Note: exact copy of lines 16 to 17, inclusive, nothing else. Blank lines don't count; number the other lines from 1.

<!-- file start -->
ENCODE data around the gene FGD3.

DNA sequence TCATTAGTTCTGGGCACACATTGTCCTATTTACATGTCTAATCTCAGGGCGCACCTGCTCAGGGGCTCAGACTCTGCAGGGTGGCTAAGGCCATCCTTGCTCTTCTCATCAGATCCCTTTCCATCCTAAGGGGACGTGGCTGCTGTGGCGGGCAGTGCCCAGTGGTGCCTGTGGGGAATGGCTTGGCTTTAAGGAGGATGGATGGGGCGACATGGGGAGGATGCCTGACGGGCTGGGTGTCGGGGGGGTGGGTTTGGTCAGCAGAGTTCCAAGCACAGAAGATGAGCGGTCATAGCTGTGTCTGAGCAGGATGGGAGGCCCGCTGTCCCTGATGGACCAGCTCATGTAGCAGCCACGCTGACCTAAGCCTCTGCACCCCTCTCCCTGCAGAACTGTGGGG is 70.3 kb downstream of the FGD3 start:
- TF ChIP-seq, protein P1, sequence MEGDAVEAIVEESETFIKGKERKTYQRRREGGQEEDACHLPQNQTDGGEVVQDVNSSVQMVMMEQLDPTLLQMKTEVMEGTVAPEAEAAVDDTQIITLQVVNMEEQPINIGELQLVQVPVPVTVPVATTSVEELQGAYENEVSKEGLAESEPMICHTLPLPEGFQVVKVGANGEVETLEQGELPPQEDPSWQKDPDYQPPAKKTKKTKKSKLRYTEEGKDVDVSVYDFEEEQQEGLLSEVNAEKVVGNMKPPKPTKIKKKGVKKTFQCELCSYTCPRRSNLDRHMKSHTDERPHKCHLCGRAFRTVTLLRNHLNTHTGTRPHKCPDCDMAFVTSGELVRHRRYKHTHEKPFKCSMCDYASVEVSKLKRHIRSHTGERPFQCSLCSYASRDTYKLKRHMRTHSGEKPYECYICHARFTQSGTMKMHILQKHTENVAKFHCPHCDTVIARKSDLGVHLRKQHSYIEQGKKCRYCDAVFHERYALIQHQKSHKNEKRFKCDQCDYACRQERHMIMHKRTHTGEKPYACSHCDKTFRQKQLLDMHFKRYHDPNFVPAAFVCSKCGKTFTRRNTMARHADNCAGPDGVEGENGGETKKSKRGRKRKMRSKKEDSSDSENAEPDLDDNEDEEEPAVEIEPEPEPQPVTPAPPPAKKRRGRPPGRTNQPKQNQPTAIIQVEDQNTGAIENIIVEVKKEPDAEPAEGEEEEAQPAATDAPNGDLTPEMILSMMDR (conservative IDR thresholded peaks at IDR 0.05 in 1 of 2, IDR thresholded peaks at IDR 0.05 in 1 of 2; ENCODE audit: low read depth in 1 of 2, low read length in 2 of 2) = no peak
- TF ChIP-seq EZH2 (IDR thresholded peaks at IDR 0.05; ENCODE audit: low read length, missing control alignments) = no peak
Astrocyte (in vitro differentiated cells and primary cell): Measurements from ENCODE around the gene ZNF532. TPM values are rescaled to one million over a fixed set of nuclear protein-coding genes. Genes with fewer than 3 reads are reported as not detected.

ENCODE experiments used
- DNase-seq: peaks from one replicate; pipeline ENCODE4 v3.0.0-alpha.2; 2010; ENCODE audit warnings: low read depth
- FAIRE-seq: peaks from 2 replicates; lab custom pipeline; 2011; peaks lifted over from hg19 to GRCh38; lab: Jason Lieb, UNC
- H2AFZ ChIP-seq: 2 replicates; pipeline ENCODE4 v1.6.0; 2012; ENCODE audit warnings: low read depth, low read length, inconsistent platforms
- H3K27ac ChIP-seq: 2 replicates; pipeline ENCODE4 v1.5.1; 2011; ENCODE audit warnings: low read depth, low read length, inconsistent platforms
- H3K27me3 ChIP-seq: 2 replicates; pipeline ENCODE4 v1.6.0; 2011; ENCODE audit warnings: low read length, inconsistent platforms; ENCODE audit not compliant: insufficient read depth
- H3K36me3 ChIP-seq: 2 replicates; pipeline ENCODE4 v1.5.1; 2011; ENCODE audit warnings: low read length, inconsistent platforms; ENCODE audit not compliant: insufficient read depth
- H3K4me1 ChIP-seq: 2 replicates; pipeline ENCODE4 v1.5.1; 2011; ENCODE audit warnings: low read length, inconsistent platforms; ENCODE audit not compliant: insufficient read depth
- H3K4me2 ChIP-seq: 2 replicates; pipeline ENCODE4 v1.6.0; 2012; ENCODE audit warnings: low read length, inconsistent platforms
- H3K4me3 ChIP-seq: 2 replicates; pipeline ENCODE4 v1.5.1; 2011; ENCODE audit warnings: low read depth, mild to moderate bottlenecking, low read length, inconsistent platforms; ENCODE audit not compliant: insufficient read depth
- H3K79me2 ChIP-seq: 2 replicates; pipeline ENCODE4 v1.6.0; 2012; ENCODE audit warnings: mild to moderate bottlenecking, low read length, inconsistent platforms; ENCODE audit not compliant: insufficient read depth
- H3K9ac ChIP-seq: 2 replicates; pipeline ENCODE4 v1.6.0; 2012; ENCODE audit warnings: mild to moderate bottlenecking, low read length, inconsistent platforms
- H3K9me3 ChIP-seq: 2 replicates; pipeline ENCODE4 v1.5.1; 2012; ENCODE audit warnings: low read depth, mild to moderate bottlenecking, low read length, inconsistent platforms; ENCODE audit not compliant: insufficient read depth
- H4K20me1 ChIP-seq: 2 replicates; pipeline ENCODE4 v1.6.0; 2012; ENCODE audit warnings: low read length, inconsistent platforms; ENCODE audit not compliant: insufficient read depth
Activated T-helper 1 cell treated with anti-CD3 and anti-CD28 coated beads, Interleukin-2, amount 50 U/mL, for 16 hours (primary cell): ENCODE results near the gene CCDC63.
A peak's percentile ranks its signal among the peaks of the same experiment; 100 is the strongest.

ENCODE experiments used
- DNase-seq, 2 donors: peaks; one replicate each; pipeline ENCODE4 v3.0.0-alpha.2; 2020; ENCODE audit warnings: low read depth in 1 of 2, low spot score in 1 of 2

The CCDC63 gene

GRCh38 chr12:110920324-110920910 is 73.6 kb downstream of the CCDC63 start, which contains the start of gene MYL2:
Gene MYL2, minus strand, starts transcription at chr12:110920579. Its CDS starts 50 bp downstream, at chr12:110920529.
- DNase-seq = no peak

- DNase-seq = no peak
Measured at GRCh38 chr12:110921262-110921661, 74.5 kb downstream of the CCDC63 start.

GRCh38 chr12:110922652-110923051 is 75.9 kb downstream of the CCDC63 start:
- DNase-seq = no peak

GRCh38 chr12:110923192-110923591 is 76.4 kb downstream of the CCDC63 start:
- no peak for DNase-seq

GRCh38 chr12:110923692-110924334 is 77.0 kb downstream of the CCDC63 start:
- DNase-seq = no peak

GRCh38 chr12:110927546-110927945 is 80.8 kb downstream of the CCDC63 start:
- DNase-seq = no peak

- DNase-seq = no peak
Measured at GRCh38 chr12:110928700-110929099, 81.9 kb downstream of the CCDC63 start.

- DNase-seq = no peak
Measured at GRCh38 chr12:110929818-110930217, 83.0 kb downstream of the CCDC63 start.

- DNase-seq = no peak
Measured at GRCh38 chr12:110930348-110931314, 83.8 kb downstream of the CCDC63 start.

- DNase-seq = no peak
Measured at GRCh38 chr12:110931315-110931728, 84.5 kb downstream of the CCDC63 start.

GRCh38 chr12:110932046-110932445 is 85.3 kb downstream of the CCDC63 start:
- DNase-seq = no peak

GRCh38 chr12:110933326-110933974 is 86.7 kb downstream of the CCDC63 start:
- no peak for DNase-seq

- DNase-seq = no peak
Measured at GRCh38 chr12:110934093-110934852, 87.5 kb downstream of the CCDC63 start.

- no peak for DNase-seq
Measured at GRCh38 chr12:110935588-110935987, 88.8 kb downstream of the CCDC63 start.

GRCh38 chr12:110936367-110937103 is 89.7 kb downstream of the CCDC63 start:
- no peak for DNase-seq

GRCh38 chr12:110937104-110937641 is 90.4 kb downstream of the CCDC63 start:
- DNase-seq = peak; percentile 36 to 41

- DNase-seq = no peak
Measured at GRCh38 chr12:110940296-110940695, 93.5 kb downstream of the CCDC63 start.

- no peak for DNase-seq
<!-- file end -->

- H3K79me2 ChIP-seq: 2 replicates; pipeline ENCODE4 v1.6.0; 2012; ENCODE audit warnings: mild to moderate bottlenecking, low read length, inconsistent platforms; ENCODE audit not compliant: insufficient read depth
- H3K9ac ChIP-seq: 2 replicates; pipeline ENCODE4 v1.6.0; 2012; ENCODE audit warnings: mild to moderate bottlenecking, low read length, inconsistent platforms